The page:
An Unhealed Heart and the Institutional Church
Life leaves a trail of broken tears. You've been hurt by family, friends, and fiends. Maybe you are the one that has injured yourself. That can be the hardest hurt to get over. Perhaps the angst you feel is derived from a church experience that fell way short of your overblown expectations.
There seems to be a heavy angst against the Church - both from those looking on from the outside and from those seething in the pews every Sunday. Some of my closest friends have boldly declared, "I am done with the institutionalized church!" and have proceeded to start their own churches and ministries.
This makes me sad. It makes me weep.
Whether or not you are done with the "institutional church" or not, please remember that, as redeemed Christians, we ARE the bride of Christ and we are being moved by the power of the Holy Spirit toward the Day of the Lord. This is a warts-and-all type of migration and the sanctification process can be ugly because sin is ugly especially when, by grace, it becomes publicly revealed.
So I write these words to all my friends who are broken and been hurt by the "institutional church" and are seeking a higher, more-spiritual communal gathering: The motives of an unhealed heart will poison even the best of intentions.
Here is a story that broke my heart:
A friend of mine sat in the room with a prominent Christian author - one who wants to lead the exodus out of the "institutional church" - and talked with him about the frustrations of being a pastor in the system of attraction-oriented church-running. My friend left with one major impression: The author had never received healing after the church had hurt him over 25 years ago and it was poisoning his best intentions to right the ship before it sank. The unhealed heart was a chain wrapped around his soul. He could not move past the hurt - I'm not sure he even wants to.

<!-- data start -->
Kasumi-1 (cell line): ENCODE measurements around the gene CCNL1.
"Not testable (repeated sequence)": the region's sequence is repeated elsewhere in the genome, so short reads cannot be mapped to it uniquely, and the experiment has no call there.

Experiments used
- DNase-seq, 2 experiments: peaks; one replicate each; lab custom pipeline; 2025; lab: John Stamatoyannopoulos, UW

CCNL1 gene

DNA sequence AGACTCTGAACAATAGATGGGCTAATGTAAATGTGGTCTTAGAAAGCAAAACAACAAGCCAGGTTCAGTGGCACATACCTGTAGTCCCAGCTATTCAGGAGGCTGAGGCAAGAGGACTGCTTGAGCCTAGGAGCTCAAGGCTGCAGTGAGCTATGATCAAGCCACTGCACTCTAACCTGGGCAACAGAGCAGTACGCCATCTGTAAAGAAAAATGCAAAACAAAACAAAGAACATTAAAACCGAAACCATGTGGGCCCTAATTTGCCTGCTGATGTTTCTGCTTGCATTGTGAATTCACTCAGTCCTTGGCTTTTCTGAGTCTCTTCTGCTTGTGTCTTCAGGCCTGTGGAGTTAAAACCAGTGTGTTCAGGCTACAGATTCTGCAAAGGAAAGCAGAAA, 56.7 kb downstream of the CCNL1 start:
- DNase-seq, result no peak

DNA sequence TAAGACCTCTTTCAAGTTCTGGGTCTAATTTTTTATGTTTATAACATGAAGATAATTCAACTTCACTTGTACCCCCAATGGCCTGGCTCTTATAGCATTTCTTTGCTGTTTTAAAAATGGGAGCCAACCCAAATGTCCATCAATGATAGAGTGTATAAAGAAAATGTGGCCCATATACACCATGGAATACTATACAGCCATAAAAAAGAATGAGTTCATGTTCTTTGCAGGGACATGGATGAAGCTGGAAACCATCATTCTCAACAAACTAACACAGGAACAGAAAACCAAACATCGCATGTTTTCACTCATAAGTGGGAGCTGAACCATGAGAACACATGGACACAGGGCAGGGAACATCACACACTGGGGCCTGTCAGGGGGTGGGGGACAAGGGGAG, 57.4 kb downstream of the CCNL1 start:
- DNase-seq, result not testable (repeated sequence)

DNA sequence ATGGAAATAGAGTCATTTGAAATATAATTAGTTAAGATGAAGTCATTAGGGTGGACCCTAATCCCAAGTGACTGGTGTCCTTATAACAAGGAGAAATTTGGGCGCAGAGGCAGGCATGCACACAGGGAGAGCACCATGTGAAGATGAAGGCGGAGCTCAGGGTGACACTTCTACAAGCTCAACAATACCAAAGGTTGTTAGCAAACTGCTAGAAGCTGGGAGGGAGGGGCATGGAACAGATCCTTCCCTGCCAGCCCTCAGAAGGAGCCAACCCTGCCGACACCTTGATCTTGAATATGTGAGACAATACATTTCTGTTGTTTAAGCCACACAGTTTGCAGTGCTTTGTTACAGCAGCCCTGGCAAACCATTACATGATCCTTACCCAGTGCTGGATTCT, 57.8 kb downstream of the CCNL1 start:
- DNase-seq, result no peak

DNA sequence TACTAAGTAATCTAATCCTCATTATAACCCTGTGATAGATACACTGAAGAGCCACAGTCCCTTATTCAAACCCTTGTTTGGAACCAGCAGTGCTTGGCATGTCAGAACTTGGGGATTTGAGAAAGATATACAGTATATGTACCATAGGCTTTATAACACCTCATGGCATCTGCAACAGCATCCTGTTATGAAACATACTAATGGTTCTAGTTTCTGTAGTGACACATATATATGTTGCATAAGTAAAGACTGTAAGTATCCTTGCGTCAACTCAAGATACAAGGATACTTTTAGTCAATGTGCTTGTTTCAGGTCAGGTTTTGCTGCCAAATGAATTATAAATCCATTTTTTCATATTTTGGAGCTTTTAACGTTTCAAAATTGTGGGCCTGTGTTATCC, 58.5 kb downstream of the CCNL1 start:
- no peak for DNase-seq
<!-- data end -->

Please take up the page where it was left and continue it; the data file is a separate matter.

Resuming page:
I have yet to meet one person who has left the "institutional church" that does not find root in some hurt they experienced while being in the institutional church. Admittedly, some of these pains are tragic. Some stories drive me to the point of being irate. I throw my hands up and scream, "How can this happen in the house of God!?!" Then I remember, there is a spiritual battle that surrounds each life and there are times when the bad guys get the upper hand. And even though they lose in the end, the heartache they cause in the interim has devastated many members of the bride.
Then there are those who got mad because they got found out. Their true colors and their hidden sins were uncovered and instead of repenting they proudly justified their actions and blamed the "institutional church" for not living up to their expectations. Then they cause a ruckus, stir up trouble, and take down as many people as they can on their crusade to destroy the whistle blowers. They never saw that the whistle-blowing was the call of grace to repent and reset. It's a shame. Many people no longer serve Christ because of these people.
I am sad. I weep. THIS is the bride of Christ?
And all of this stems from a wounded heart that poisons the best intentions. Look, there is a dire need of a constant reformation and repentance in the life of our churches. Those leaving the "institutional church" have noticed the the call to reform is largely being ignored. They have a part of it right. But the unhealed heart poisons the best of intentions and it poisons the bride.
Find healing. Please, find healing! Oh, Bride, please find healing before the poison turns lethal in a wave of unintended consequences.